A typical lithium-ion battery consists of two electrodes and a liquid or gel electrolyte that carries charged particles between them. Puncturing, shorting or overcharging the battery generates heat. If the temperature reaches about 300°F (150°C), the electrolyte could catch fire and trigger an explosion.
Several techniques have been used to prevent battery fires, such as adding flame retardants to the electrolyte. In 2014, Stanford engineer Yi Cui created a "smart" battery that provides ample warning before it gets too hot.
"Unfortunately, these techniques are irreversible, so the battery is no longer functional after it overheats," said study co-author Cui, an associate professor of materials science and engineering and of photon science. "Clearly, in spite of the many efforts made thus far, battery safety remains an important concern and requires a new approach."
To address the problem Cui, Bao and postdoctoral scholar Zheng Chen turned to nanotechnology. Bao recently invented a wearable sensor to monitor human body temperature. The sensor is made of a plastic material embedded with tiny particles of nickel with nanoscale spikes protruding from their surface.
For the battery experiment, the researchers coated the spiky nickel particles with graphene, an atom-thick layer of carbon, and embedded the particles in a thin film of low-density polyethylene (LDPE).
"We attached the polyethylene film to one of the battery electrodes so that an electric current could flow through it," said Chen, lead author of the study. "To conduct electricity, the spiky particles have to physically touch one another. But during thermal expansion, polyethylene stretches. That causes the particles to spread apart, making the film nonconductive so that electricity can no longer flow through the battery."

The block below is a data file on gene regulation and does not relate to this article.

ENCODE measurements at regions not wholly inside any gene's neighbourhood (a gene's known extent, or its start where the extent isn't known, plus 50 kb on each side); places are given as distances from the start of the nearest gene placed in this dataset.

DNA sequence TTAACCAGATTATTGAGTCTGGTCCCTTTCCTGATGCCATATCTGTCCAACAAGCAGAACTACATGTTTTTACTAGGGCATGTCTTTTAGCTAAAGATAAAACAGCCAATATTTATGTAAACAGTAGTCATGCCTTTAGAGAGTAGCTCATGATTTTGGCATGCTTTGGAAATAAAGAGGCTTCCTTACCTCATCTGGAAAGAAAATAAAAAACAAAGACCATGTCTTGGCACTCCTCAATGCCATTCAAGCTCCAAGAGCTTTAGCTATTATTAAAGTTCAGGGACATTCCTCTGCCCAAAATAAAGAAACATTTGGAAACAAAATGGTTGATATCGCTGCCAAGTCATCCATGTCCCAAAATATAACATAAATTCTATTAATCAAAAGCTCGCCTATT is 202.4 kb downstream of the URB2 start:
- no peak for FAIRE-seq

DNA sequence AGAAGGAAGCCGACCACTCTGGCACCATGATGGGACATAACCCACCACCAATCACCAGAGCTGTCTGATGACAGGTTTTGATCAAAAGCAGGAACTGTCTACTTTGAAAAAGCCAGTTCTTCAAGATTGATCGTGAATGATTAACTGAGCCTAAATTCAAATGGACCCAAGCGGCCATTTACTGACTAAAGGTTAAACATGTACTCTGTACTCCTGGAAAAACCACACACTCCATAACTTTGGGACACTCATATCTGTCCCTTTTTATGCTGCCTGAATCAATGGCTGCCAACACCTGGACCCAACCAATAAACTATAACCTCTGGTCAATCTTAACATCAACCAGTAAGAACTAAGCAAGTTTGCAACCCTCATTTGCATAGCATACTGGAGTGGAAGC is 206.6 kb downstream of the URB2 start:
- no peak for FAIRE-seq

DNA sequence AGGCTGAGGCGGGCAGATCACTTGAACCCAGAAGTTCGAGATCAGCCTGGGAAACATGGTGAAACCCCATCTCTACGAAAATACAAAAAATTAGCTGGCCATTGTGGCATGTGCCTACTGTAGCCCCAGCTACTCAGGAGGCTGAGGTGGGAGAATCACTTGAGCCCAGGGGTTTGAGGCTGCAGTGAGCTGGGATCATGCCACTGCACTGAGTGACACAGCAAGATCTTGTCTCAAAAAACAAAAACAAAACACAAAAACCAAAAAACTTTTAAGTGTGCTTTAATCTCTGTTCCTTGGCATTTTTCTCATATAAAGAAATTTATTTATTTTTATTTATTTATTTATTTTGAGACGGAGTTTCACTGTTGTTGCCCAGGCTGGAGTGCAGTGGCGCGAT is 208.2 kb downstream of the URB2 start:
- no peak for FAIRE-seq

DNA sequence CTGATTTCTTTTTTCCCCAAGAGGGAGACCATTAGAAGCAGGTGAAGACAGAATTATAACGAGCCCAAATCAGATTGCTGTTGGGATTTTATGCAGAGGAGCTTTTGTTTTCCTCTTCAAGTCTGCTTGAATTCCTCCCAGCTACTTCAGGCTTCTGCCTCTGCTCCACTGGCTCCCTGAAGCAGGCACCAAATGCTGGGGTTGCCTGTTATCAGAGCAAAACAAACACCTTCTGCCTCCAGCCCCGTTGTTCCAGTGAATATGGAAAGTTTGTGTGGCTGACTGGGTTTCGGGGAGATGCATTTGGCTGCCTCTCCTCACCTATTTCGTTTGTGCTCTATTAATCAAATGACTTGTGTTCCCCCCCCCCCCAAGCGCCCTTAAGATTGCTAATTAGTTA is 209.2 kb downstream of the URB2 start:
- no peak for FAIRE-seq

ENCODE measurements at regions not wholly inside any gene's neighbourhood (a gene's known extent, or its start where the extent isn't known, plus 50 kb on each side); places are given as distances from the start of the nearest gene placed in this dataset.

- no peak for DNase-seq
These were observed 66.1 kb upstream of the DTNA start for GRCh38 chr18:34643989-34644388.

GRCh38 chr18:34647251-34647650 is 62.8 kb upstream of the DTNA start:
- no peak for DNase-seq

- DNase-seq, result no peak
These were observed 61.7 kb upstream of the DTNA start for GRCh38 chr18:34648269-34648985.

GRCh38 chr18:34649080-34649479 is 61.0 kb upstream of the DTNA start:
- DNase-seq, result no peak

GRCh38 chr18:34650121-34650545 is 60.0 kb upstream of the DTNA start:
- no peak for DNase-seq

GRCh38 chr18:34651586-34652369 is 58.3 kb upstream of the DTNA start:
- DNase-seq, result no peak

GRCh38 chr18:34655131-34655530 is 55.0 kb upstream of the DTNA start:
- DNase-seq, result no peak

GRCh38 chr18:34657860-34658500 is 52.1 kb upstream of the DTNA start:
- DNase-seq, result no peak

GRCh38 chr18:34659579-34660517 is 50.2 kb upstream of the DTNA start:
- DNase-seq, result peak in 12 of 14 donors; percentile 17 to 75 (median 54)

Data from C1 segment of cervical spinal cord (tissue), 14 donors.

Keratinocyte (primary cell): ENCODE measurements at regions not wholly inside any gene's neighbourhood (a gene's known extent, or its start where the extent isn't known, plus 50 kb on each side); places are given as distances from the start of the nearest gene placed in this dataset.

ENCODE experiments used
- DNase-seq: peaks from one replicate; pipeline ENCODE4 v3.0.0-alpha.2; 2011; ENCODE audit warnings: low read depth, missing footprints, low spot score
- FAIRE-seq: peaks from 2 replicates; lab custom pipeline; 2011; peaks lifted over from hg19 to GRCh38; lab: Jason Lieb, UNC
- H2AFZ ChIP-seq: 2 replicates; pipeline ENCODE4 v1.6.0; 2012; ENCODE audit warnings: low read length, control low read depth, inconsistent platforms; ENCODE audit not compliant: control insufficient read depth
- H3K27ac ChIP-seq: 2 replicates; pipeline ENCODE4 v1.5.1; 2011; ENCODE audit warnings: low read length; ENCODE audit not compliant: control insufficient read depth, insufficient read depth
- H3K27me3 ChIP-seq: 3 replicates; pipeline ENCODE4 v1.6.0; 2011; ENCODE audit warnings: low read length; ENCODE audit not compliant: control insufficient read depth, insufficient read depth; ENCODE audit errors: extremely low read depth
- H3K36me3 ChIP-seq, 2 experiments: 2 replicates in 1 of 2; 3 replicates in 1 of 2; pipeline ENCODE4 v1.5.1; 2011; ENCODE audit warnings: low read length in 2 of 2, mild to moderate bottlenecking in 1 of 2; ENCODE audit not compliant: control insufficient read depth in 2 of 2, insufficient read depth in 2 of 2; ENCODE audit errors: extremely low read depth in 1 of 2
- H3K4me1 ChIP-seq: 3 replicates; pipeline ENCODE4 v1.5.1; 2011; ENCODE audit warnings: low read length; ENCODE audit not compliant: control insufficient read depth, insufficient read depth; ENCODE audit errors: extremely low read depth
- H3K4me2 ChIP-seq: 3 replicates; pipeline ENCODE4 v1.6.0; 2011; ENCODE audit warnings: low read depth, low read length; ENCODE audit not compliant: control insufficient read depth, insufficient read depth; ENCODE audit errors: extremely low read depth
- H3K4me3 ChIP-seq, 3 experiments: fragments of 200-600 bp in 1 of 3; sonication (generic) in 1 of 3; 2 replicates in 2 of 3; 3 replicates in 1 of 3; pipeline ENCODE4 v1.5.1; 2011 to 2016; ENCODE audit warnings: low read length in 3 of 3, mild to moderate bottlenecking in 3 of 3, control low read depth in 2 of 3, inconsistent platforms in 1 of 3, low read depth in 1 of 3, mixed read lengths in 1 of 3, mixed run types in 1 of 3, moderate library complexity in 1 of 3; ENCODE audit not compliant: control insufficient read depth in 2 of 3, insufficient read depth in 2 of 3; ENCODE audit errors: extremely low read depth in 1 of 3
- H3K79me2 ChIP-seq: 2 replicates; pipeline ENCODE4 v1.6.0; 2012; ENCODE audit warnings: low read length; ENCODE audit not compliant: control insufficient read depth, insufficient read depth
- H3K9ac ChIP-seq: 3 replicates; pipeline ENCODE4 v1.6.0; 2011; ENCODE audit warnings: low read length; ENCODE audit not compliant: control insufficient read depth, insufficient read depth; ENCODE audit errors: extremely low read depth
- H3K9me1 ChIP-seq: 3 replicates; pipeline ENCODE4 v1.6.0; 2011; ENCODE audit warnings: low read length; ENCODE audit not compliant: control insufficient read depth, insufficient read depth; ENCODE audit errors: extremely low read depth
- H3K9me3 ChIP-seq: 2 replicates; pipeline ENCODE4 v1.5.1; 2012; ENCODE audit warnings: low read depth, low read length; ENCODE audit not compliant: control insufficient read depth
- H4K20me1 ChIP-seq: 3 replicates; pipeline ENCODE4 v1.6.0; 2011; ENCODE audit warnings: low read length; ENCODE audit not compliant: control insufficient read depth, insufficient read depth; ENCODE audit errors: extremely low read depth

When the researchers heated the battery above 160°F (70°C), the polyethylene film quickly expanded like a balloon, causing the spiky particles to separate and the battery to shut down. But when the temperature dropped back down to 160°F, the polyethylene shrunk, the particles came back into contact, and the battery started generating electricity again.
"We can even tune the temperature higher or lower depending on how many particles we put in or what type of polymer materials we choose," said Bao, who is also a professor, by courtesy, of chemistry and of materials science and engineering. "For example, we might want the battery to shut down at 50°C or 100°C." Resins that may be used include polypropylene, polytetrafluoroethylene (PTFE), and polycarbonate (PC).
To test the stability of new material, the researchers repeatedly applied heat to the battery with a hot-air gun. Each time, the battery shut down when it got too hot and quickly resumed operating when the temperature cooled.
"Compared with previous approaches, our design provides a reliable, fast, reversible strategy that can achieve both high battery performance and improved safety," Cui said. "This strategy holds great promise for practical battery applications."
The research was supported by the SLAC National Accelerator Laboratory and the Precourt Institute for Energy at Stanford. GD